And then the doctors discovered another treasure — a treasure that had reached from time past to present: Farmer Palmer’s raspberry bushes. Excitedly the two dug up some of the plants to take home with them so that they too could continue to grow and propagate the seedlings Palmer had planted over one hundred years ago. This is much like how chiropractors today still sow the plentiful “seeds” of chiropractic provided by D.D. Palmer with that first adjustment in 1895, and patients to this day continue to reap the fruits of health through his discovery.
Chiropractic is a humble service: serving to serve.
This Sweet Home land is a humble land and reminds us of Chiropractic’s simple beginnings.
But if both this land and the science, art, and philosophy of chiropractic are not maintained, each can be just as susceptible to being leveled and replaced by something else. This is why chiropractic history is so important to the future of chiropractic. If history is forgotten there will be no foundations for chiropractic to stand upon.
B.J. Palmer once made his own pilgrimage to Sweet Home to rediscover his roots, asking old family friends, the Kellogs, to drive him to the location. Although he had never visited the property before, as they grew near, B.J. seized the reins of the expedition and claimed he knew right where to go. He claimed he was being lead by innate — an intelligence within that had given him a familiarity of the ten-acre landscape through visualized “thot flashes” … thot flashes that would allowed him to climb a hill to observe the gravesite of a sister he had never met.
Sometimes we can’t explain why retracing our roots is so important to us. Why is it so important to an individual to document a lineage, find and old piece of land, and discover lost writings and photos of ancestors and forefathers? We do these things because something within us tells us to. B.J. Palmer would say this is our Innate Intelligence guiding us. Perhaps our innate knows to protect the roots of heritage just as the innate of a thriving tree would protect its roots by driving them deep within the soil. With a solid foundation, both will stand strong. But when roots are cut and tossed aside, all will wither and be lost.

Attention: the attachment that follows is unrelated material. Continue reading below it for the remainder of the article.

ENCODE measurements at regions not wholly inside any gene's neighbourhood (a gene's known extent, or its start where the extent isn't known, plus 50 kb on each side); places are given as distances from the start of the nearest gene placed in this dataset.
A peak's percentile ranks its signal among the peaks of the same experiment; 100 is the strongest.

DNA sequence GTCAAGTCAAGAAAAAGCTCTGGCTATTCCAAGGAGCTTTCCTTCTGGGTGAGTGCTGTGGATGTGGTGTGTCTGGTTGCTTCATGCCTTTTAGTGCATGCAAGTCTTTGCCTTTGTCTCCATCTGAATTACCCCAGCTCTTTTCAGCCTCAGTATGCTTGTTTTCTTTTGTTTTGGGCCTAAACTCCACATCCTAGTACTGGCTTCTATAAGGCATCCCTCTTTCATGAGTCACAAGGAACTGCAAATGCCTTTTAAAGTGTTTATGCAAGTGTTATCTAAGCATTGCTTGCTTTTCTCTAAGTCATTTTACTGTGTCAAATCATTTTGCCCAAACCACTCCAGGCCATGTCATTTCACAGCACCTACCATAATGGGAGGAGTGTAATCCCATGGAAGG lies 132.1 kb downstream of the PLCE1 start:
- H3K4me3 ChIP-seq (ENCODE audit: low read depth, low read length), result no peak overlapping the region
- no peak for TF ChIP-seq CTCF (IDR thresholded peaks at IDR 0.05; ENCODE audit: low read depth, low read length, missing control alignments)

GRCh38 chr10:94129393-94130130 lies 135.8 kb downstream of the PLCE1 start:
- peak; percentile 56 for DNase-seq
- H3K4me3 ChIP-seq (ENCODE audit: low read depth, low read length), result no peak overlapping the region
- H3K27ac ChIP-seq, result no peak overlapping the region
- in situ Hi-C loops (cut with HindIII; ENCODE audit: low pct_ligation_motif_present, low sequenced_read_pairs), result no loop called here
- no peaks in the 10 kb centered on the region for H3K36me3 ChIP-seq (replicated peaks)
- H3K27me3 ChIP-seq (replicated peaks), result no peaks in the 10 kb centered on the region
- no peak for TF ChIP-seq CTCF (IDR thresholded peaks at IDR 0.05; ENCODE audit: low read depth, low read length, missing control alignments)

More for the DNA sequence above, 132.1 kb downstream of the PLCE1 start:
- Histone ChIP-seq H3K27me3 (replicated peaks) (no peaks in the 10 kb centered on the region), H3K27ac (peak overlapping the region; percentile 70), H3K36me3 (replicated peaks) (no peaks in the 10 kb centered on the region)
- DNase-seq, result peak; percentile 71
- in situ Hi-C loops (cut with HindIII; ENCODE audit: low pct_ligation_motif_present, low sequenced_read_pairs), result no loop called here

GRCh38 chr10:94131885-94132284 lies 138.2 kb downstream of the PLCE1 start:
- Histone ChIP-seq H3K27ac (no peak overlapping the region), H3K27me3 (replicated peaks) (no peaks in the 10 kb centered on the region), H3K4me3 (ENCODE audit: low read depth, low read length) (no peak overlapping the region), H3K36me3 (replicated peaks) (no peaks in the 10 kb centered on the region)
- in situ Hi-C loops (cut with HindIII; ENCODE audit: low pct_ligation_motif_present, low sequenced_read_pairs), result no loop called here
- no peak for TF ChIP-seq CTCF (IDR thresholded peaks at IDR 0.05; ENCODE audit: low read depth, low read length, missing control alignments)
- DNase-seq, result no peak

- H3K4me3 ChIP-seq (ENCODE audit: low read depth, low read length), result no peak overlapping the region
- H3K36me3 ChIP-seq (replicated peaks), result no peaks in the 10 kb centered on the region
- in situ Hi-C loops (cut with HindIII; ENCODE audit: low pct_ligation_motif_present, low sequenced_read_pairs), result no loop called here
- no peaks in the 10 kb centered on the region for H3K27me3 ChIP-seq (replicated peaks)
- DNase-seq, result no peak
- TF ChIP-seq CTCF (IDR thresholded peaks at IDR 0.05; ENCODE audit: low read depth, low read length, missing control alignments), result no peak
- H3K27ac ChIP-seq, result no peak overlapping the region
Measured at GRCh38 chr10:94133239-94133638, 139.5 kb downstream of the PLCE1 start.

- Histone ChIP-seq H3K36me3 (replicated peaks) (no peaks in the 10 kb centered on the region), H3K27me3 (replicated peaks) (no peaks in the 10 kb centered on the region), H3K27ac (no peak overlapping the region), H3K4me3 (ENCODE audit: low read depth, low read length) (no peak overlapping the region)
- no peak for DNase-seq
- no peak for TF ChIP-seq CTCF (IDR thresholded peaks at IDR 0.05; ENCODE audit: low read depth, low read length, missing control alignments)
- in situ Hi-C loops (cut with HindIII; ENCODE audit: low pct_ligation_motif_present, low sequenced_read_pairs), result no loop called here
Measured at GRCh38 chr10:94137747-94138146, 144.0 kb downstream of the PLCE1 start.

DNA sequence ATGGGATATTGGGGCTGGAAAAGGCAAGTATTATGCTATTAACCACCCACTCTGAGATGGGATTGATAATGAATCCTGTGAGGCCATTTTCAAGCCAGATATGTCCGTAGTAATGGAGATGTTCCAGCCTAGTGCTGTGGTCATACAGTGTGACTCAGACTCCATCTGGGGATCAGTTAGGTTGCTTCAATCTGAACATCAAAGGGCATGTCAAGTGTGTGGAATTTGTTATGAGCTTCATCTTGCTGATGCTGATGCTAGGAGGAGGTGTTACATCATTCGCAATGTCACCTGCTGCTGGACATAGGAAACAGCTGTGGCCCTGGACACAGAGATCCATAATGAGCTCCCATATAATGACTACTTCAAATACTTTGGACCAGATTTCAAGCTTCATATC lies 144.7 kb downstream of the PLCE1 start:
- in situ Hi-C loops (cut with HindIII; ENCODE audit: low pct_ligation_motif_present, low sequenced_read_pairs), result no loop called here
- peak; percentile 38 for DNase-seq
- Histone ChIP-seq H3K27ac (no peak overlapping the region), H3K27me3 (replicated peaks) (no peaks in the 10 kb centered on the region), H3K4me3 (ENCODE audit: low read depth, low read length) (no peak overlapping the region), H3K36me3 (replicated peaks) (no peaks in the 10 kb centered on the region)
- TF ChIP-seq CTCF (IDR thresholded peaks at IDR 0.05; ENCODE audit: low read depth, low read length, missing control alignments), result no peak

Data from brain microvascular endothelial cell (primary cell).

Our lives and our history are fragile. Guard them well
‘Til next time. — CP
— adapted from my book Chips From Sweet Home: Writings of D.D. Palmer 1869-1881 —
The DC Angle:
How cool it would be to have Palmer’s nationally renowned hybrid-heirloom raspberries growing in your backyard!
And while these raspberries are not chiropractic, to be sure, they are something that connects us deeper to our chiropractic founding forefather. Apparently Palmer’s raspberries were rather well-known and were shipped country-wide. I can only imagine what it would be like to find something so precious that ties us to the sweetness of our past.
Raspberries aren’t the only thing left to link us to Sweet Home though.
Our ChiroPicker must have felt something similar to the two adventuring chiro-expeditioners above when he stumbled across the stacks of “lost” articles written by Farmer Palmer during his Sweet Home apiary days — material that is virtually unknown to the chiropractic community and its historians. Thankfully he has compiled it in a handsome volume, so we too can taste Sweet Home.
Thank you Todd-ChiroPicker-Waters, and thank you Drs. Brown and Zdrazil. We appreciate your love for our profession and its history. It’s people like you that allow us protect the fragile nature of our history… so we will not forget and maintain the roots from whence we came. –– TL
Dr. Thomas Lamar loves chiropracTIC and its associated history. He podcasts, with the assistance of his audio-engineer son, Logan, on SpinalColumnRadio.com from his home studio in Kingston, WA. Lamar also practices chiropractic in Kingston with an emphasis on family wellness.